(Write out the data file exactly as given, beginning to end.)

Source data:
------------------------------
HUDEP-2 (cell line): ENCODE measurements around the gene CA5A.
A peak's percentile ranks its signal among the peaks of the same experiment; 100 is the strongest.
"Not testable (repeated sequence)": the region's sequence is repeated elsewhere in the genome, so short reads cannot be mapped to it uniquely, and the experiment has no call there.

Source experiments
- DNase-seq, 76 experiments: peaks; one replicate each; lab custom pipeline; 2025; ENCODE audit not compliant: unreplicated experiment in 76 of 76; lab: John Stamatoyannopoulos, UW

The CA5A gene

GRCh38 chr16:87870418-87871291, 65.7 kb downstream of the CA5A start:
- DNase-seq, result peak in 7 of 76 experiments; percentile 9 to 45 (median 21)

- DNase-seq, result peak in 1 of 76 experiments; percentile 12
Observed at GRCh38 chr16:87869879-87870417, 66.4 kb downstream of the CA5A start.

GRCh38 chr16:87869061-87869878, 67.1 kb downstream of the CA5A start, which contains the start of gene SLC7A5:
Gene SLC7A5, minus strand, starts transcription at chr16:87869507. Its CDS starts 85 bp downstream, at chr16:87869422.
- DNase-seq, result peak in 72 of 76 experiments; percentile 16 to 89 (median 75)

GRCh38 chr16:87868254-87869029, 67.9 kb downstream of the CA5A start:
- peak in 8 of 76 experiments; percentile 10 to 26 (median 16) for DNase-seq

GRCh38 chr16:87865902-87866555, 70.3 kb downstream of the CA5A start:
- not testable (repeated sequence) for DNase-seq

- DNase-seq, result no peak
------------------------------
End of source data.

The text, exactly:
HUDEP-2 (cell line): ENCODE measurements around the gene CA5A.
A peak's percentile ranks its signal among the peaks of the same experiment; 100 is the strongest.
"Not testable (repeated sequence)": the region's sequence is repeated elsewhere in the genome, so short reads cannot be mapped to it uniquely, and the experiment has no call there.

Source experiments
- DNase-seq, 76 experiments: peaks; one replicate each; lab custom pipeline; 2025; ENCODE audit not compliant: unreplicated experiment in 76 of 76; lab: John Stamatoyannopoulos, UW

The CA5A gene

GRCh38 chr16:87870418-87871291, 65.7 kb downstream of the CA5A start:
- DNase-seq, result peak in 7 of 76 experiments; percentile 9 to 45 (median 21)

- DNase-seq, result peak in 1 of 76 experiments; percentile 12
Observed at GRCh38 chr16:87869879-87870417, 66.4 kb downstream of the CA5A start.

GRCh38 chr16:87869061-87869878, 67.1 kb downstream of the CA5A start, which contains the start of gene SLC7A5:
Gene SLC7A5, minus strand, starts transcription at chr16:87869507. Its CDS starts 85 bp downstream, at chr16:87869422.
- DNase-seq, result peak in 72 of 76 experiments; percentile 16 to 89 (median 75)

GRCh38 chr16:87868254-87869029, 67.9 kb downstream of the CA5A start:
- peak in 8 of 76 experiments; percentile 10 to 26 (median 16) for DNase-seq

GRCh38 chr16:87865902-87866555, 70.3 kb downstream of the CA5A start:
- not testable (repeated sequence) for DNase-seq

- DNase-seq, result no peak